Additional grip types for tensile test specimens
Dr. Don Adams follows up a previous discussion of wedge grips for testing tensile specimens with a sampling of other grip types.
When we think of tensile specimen grips, our first mental image is probably that of the wedge grips that apply uniform clamping forces to the ends of flat test specimens. These were discussed in detail in a previous column (see “Editor's Picks,” at right). But there are many other tensile grip configurations in use. A few representative types are presented here.
One example is the split-collet type shown in Fig. 1. This particular set of grips is designed for testing structural foam and similar low-strength materials. A dumbbell-shaped specimen of circular cross section is used. The split collet (collar) is shown installed in the top half of the grip fixture and separated at right. A split collet is placed around each cone-shaped end of the specimen, and then this assembly is slipped into the holders. The split collet permits uniform gripping around the full circumference of the test specimen. This particular design is limited somewhat to low-strength materials because the collet and holders can spread open under heavy loads, disrupting the load uniformity. Thus, for very strong materials, the outside diameter of the split collet often is made circular rather than rectangular, so a retainer ring can be slipped over the outside to prevent spreading. One example is shown in Fig. 2, where a button-ended specimen is installed in the upper grip, while one half of the other split collar and retaining ring is still to be placed in position around the lower end of the specimen. Often, such grips are used with both unreinforced and fiber-reinforced metals and ceramics. The surfaces of the specimen that contact the collet face must be contoured carefully to obtain uniform loading and, thus, minimize the possibility of local stress concentrations.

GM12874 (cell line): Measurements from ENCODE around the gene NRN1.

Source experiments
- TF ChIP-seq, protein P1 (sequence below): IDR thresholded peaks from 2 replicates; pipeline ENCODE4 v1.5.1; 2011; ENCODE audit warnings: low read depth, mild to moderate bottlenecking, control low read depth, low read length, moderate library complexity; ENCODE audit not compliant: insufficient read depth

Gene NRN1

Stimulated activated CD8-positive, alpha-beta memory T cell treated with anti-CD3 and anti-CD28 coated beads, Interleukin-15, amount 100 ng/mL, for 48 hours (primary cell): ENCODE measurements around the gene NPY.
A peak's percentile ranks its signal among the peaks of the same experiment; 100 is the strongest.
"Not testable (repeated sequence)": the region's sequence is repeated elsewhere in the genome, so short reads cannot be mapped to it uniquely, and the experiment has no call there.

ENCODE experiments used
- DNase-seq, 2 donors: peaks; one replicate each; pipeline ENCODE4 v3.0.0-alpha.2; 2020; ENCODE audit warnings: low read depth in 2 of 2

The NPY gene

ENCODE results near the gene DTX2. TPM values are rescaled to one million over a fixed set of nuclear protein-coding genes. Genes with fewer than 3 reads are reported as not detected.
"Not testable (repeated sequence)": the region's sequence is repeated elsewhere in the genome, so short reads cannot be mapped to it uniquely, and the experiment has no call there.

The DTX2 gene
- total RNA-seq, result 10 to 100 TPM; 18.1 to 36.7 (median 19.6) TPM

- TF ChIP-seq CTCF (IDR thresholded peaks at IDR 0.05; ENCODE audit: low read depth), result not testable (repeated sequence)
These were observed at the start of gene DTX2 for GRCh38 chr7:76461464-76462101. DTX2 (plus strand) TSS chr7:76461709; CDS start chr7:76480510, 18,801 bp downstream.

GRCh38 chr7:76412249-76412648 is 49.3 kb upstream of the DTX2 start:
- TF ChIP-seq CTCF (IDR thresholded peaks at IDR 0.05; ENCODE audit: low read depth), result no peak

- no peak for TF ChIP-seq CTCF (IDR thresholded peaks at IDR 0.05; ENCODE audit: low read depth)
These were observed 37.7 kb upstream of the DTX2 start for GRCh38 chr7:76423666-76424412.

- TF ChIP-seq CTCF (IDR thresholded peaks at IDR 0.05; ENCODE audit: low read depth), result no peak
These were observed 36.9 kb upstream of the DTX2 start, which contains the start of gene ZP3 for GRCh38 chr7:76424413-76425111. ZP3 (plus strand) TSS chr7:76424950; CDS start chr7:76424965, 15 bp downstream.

The same general principle can be applied to dumbbell-shaped flat (dogboned) specimens. In this case, the collet can be eliminated and the specimen simply is slipped into holders, such as those shown in Fig. 1, the ends of which would be contoured to uniformly engage the dogboned ends of the specimen.
Line grips, a quite different type, are shown in Fig. 3, with a specimen installed. Here, spring-loaded cylindrical cams wedge the ends of the flat specimen against flat surfaces. These contact surfaces can be roughened or particle-coated, if the user desires, to increase the gripping force. The grips' name comes from the fact that the curved cams makes line contact with the flat specimen rather than contacting it over a defined area as most grips do. The local stress concentrations induced in the specimen by the line contact can be reduced by inserting a thin layer of padding material at each contact surface to spread the load. Line grips are particularly useful for testing thin specimens, such as unreinforced and reinforced paper, plastic film and metal foil.